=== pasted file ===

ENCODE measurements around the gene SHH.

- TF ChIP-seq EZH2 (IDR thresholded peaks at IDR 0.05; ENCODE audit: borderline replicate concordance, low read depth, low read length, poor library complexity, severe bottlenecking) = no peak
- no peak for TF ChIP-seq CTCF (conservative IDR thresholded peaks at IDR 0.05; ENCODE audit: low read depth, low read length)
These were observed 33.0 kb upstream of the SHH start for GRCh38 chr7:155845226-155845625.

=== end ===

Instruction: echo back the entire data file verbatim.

ENCODE measurements around the gene SHH.

- TF ChIP-seq EZH2 (IDR thresholded peaks at IDR 0.05; ENCODE audit: borderline replicate concordance, low read depth, low read length, poor library complexity, severe bottlenecking) = no peak
- no peak for TF ChIP-seq CTCF (conservative IDR thresholded peaks at IDR 0.05; ENCODE audit: low read depth, low read length)
These were observed 33.0 kb upstream of the SHH start for GRCh38 chr7:155845226-155845625.